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World in Serious Trouble on Food Front

In the early spring of 2012, U.S. farmers were on their way to planting some 96 million acres in corn, the most in 75 years. A warm early spring got the crop off to a great start. Analysts were predicting the largest corn harvest on record. The United States is the leading producer and exporter of corn, the world's feedgrain. At home, corn accounts for four-fifths of the U.S. grain harvest. Internationally, the U.S. corn crop exceeds China's rice and wheat harvests combined. Among the big three grains – corn, wheat, and rice – corn is now the leader, with production …

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Could Securitization Democratize Solar Power?

After Wall Street popularized the term “mortgage-backed securities” in their destruction of the economy in 2008, you could be forgiven for thinking “solar securities” are a pyramid scheme.  But in truth, they may hold the key to democratizing the financing and the ownership of distributed renewable energy. Right now, financing solar typically means looking for a “tax equity” partner who will provide some upfront cash to build a solar array in exchange for helping to use the federal tax incentives for solar.  These are business deals, and the tax equity folks may demand a 30% return on their equity (or …

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Why is the U.S. government so bullish on coal predictions?

U.S. energy policies prop up coal consumption in a variety of ways, some clear and some less so. For example, the Bureau of Land Management has lately come in for a drubbing for leasing public lands to coal mining companies at comically low rates, and to the detriment of taxpayers.

Official bullishness on coal extends to other government agencies too, such as the Department of Energy, which produces the nation’s energy forecasts. If you sift through the new coal projections in the Energy Information Administration’s (EIA) Annual Energy Outlook 2012, you’ll find something rather curious: The U.S. government has a more favorable outlook for coal than virtually any other major forecasting institution.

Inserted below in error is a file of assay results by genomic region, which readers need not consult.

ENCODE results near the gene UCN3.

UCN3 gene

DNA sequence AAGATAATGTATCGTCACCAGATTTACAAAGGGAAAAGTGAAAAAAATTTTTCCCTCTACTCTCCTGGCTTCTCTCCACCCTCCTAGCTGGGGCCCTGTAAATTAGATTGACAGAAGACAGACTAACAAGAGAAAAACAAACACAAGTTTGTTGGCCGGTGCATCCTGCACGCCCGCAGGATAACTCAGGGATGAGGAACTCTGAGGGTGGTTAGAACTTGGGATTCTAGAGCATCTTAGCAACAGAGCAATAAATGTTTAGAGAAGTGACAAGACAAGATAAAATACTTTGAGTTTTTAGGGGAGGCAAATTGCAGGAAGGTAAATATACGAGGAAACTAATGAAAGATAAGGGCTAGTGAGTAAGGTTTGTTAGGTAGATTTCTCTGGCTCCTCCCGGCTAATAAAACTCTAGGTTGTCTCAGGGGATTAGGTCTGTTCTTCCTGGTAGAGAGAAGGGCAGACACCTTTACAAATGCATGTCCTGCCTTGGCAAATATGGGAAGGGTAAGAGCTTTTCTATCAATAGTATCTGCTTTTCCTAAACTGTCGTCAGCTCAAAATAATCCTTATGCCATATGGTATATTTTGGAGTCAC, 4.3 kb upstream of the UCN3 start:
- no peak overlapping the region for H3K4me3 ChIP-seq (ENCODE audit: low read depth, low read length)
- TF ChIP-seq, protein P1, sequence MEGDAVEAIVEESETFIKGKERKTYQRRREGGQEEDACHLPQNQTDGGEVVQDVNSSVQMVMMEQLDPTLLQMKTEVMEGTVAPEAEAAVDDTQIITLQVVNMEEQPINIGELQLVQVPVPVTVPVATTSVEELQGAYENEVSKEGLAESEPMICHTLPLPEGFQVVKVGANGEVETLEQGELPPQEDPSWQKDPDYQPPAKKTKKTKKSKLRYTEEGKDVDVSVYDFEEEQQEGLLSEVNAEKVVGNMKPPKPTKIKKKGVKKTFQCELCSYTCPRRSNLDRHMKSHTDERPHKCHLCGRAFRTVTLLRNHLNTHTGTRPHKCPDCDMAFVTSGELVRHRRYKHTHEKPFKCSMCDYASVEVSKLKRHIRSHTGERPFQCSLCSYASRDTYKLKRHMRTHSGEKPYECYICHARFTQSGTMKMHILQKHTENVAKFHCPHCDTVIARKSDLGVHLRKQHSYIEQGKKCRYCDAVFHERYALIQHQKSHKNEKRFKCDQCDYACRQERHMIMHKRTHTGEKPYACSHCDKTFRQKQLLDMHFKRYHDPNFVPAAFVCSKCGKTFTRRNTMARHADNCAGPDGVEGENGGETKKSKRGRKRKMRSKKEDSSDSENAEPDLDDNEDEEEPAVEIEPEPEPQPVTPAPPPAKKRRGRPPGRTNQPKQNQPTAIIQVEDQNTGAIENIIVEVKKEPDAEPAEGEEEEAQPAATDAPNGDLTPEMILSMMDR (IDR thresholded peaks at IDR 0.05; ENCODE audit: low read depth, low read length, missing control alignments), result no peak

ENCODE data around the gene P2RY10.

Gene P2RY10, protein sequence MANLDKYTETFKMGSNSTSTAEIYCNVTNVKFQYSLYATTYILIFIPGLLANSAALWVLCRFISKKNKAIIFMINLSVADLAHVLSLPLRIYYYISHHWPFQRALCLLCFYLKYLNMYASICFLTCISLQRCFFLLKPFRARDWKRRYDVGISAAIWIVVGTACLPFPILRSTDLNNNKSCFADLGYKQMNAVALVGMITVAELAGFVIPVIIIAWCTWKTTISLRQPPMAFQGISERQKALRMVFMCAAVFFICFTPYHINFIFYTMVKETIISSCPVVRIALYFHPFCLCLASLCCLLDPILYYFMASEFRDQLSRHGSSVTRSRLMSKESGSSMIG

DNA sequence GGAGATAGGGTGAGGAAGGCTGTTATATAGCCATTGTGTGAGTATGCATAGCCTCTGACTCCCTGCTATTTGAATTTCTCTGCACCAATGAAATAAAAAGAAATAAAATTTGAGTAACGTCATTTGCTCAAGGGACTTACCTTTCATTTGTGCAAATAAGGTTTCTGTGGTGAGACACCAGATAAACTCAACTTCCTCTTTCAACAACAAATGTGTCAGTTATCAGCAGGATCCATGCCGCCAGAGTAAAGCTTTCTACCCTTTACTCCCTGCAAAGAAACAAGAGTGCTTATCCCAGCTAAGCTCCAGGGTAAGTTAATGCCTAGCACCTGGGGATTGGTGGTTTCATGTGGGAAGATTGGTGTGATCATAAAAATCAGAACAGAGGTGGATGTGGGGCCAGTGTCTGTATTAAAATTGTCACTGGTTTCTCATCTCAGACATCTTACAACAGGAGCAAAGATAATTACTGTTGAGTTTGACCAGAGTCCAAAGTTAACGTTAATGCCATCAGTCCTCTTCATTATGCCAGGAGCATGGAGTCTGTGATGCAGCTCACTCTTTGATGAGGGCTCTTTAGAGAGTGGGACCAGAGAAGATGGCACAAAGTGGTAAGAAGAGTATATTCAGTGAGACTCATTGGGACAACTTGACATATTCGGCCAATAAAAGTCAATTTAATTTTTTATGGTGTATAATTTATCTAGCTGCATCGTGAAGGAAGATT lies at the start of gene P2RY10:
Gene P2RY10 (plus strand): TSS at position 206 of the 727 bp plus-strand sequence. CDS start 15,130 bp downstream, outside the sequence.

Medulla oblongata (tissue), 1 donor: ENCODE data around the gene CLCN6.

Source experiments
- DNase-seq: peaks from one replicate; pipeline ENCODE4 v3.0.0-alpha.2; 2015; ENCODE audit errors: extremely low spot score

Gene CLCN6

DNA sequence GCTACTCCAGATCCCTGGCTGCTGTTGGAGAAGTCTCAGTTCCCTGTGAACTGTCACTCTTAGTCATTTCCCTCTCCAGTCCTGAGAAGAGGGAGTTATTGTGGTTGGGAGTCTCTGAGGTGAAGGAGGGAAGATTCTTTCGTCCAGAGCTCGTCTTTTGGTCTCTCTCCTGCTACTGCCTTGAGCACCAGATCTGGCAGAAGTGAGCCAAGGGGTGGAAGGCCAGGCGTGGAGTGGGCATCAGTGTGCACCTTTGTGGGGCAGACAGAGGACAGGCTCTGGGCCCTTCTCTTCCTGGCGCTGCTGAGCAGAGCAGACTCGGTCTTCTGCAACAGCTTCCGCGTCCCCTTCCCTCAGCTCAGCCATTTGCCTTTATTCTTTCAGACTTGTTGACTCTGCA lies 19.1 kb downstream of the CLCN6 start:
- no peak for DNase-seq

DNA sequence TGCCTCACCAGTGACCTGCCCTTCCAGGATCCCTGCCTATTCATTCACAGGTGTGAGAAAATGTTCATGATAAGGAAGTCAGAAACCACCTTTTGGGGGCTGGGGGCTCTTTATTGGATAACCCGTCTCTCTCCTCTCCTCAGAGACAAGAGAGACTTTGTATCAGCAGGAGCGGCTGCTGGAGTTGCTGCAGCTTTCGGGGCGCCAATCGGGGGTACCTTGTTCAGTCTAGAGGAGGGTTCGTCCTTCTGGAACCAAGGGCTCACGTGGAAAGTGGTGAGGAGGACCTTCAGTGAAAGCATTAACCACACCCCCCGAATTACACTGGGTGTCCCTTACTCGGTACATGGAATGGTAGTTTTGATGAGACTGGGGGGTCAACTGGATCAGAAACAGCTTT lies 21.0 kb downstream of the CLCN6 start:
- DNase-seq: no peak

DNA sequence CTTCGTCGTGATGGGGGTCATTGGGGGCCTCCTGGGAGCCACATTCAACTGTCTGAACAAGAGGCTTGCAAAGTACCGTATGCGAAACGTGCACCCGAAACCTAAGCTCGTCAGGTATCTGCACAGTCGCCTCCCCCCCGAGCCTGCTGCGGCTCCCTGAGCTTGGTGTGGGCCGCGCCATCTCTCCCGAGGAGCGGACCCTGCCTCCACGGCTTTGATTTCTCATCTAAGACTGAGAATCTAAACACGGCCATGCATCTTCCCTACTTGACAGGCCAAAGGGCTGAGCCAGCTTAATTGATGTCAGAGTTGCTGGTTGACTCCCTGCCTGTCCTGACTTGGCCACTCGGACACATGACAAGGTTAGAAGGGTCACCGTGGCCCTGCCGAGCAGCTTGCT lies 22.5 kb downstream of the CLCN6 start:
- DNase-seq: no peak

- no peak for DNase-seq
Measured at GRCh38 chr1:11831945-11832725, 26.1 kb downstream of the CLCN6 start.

Take a look at U.S. projections for coal exports, and you’ll see that they are more aggressive than any other major forecast*:

Read more: Climate & Energy

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Soot Hearings: Speaking Out For Public Health

On Tuesday, hundreds of Philadelphia residents rallied and spoke at an Environmental Protection Agency hearing on new safeguards to cut deadly soot pollution nationwide. Today, many more will rally at another soot hearing in Sacramento. I grew up in the Smoky Mountains, where - believe it or not - dangerous levels of air pollution sometimes made it dangerous to hike in the Great Smoky Mountains National Park. Since becoming a mom two years ago, I know that I pay more attention to those "code red" and "code orange" days when the air pollution makes it dangerous for many kids to …

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Stop Fracking, Heal the Planet

Mark Ruffalo and Josh Fox have just released a short video about why it is so important for people to come to Washington, D.C. on July 28 to take part in the Stop the Frack Attack demonstration. They're right! It is! Join them! Mark and Josh talk about two major reasons to come to DC and why we need to move as rapidly as possible away from ALL fossil fuels. It is especially urgent to get off the extremist-produced, especially dangerous energy like fracked gas, oil from the tar sands, the Arctic and deepwater offshore drilling, and mountaintop-removed coal. Extreme energy will only …